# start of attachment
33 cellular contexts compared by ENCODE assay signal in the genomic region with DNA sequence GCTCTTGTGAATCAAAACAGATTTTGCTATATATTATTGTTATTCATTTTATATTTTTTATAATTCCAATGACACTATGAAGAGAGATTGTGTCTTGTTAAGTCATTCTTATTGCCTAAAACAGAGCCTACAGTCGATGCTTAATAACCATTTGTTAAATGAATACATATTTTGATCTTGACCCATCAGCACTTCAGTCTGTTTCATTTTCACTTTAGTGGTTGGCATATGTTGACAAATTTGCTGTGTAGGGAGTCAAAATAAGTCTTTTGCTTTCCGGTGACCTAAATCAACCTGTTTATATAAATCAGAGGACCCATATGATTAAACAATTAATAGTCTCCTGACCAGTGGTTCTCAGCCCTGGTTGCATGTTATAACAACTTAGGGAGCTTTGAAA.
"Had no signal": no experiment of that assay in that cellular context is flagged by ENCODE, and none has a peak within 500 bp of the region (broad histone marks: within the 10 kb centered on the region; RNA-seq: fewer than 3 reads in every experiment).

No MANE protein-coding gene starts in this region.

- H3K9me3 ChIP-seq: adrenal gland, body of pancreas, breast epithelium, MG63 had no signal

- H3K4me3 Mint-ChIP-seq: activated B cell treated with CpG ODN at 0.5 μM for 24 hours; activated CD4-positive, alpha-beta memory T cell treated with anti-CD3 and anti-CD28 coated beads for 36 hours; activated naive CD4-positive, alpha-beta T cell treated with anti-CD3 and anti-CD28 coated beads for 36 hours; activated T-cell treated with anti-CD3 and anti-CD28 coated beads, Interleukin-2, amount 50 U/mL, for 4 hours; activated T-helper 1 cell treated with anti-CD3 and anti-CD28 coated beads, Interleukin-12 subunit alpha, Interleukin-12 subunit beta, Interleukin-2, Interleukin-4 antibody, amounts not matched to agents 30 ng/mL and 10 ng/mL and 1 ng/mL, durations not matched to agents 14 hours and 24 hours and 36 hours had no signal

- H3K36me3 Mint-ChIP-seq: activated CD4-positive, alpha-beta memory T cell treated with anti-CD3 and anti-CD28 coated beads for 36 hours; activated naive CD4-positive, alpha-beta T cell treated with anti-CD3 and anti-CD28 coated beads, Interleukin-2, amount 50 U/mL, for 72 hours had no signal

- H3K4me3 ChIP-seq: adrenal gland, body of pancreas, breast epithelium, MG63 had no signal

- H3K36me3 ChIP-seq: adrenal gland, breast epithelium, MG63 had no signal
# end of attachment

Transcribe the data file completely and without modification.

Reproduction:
33 cellular contexts compared by ENCODE assay signal in the genomic region with DNA sequence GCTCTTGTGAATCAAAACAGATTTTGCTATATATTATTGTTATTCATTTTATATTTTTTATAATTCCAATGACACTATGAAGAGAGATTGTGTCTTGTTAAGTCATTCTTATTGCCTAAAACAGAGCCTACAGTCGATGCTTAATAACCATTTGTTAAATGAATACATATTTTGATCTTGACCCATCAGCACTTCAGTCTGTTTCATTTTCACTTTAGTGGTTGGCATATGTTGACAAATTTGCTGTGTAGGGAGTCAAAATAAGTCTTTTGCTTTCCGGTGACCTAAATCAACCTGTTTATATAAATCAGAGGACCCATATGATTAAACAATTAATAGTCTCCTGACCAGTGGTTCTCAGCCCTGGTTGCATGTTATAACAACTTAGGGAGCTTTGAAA.
"Had no signal": no experiment of that assay in that cellular context is flagged by ENCODE, and none has a peak within 500 bp of the region (broad histone marks: within the 10 kb centered on the region; RNA-seq: fewer than 3 reads in every experiment).

No MANE protein-coding gene starts in this region.

- H3K9me3 ChIP-seq: adrenal gland, body of pancreas, breast epithelium, MG63 had no signal

- H3K4me3 Mint-ChIP-seq: activated B cell treated with CpG ODN at 0.5 μM for 24 hours; activated CD4-positive, alpha-beta memory T cell treated with anti-CD3 and anti-CD28 coated beads for 36 hours; activated naive CD4-positive, alpha-beta T cell treated with anti-CD3 and anti-CD28 coated beads for 36 hours; activated T-cell treated with anti-CD3 and anti-CD28 coated beads, Interleukin-2, amount 50 U/mL, for 4 hours; activated T-helper 1 cell treated with anti-CD3 and anti-CD28 coated beads, Interleukin-12 subunit alpha, Interleukin-12 subunit beta, Interleukin-2, Interleukin-4 antibody, amounts not matched to agents 30 ng/mL and 10 ng/mL and 1 ng/mL, durations not matched to agents 14 hours and 24 hours and 36 hours had no signal

- H3K36me3 Mint-ChIP-seq: activated CD4-positive, alpha-beta memory T cell treated with anti-CD3 and anti-CD28 coated beads for 36 hours; activated naive CD4-positive, alpha-beta T cell treated with anti-CD3 and anti-CD28 coated beads, Interleukin-2, amount 50 U/mL, for 72 hours had no signal

- H3K4me3 ChIP-seq: adrenal gland, body of pancreas, breast epithelium, MG63 had no signal

- H3K36me3 ChIP-seq: adrenal gland, breast epithelium, MG63 had no signal